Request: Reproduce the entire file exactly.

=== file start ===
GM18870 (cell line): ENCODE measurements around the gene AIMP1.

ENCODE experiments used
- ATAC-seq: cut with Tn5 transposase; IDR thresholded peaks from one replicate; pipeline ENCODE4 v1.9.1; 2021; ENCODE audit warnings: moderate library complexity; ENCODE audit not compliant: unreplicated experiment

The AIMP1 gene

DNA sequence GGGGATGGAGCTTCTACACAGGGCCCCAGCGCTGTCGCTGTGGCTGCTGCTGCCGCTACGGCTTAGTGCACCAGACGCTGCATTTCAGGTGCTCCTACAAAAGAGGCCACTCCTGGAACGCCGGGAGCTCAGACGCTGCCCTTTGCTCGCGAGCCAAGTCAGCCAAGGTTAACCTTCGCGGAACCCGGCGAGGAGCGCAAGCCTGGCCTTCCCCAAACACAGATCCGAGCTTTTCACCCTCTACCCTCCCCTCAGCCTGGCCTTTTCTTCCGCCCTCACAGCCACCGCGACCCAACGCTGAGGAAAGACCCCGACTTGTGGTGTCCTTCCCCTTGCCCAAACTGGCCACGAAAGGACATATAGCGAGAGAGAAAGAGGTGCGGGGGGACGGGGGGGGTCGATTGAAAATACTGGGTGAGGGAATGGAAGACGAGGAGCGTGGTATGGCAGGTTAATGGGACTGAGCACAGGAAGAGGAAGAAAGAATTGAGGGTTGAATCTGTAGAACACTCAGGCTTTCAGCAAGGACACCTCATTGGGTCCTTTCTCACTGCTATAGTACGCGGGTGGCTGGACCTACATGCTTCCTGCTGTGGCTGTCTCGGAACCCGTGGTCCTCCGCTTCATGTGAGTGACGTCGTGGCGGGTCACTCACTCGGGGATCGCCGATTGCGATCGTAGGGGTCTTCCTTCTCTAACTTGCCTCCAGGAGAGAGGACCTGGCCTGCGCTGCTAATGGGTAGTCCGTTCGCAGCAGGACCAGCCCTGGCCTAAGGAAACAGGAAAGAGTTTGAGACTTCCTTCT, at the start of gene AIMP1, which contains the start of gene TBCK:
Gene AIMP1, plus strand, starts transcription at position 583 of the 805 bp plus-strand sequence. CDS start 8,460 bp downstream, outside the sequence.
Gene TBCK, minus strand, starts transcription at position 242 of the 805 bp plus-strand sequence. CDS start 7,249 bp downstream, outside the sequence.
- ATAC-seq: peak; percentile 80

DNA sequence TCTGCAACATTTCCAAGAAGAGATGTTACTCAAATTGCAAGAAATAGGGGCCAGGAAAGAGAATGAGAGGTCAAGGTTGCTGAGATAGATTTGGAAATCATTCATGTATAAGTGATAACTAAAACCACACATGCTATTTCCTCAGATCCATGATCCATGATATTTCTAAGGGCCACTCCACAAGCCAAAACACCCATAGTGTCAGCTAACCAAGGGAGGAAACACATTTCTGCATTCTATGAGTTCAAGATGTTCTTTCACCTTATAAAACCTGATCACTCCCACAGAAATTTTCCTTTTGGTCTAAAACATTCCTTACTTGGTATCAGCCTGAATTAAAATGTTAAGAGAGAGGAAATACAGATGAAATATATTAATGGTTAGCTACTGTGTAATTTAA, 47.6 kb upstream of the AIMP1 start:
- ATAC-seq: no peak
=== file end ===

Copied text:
GM18870 (cell line): ENCODE measurements around the gene AIMP1.

ENCODE experiments used
- ATAC-seq: cut with Tn5 transposase; IDR thresholded peaks from one replicate; pipeline ENCODE4 v1.9.1; 2021; ENCODE audit warnings: moderate library complexity; ENCODE audit not compliant: unreplicated experiment

The AIMP1 gene

DNA sequence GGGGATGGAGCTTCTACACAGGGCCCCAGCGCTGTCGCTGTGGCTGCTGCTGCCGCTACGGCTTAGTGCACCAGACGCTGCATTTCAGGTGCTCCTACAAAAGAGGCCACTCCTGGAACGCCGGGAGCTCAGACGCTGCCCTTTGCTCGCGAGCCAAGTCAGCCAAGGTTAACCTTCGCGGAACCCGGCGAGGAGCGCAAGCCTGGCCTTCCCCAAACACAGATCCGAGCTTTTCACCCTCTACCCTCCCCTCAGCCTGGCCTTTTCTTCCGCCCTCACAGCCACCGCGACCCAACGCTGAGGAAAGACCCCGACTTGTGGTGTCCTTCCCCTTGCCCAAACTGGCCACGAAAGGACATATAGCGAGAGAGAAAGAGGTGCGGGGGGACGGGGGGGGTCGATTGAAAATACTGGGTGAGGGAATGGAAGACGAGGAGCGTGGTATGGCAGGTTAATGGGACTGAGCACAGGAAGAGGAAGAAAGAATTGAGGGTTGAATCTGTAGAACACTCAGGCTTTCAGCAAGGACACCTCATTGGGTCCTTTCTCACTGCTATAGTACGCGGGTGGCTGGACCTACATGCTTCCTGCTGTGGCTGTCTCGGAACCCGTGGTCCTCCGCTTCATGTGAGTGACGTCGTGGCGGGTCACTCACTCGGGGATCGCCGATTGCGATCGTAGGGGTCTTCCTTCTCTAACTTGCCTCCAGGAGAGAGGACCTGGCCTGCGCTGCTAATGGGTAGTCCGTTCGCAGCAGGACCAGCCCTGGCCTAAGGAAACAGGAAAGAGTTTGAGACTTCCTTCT, at the start of gene AIMP1, which contains the start of gene TBCK:
Gene AIMP1, plus strand, starts transcription at position 583 of the 805 bp plus-strand sequence. CDS start 8,460 bp downstream, outside the sequence.
Gene TBCK, minus strand, starts transcription at position 242 of the 805 bp plus-strand sequence. CDS start 7,249 bp downstream, outside the sequence.
- ATAC-seq: peak; percentile 80

DNA sequence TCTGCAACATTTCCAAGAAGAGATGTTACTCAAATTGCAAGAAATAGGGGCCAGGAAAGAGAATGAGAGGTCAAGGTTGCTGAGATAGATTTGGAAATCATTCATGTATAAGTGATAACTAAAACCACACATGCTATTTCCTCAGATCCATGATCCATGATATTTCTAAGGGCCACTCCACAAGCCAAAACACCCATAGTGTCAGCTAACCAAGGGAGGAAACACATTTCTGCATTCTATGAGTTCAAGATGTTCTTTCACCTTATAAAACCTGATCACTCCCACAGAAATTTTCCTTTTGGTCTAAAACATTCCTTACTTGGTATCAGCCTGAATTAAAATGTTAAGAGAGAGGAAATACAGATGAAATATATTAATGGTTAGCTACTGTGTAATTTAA, 47.6 kb upstream of the AIMP1 start:
- ATAC-seq: no peak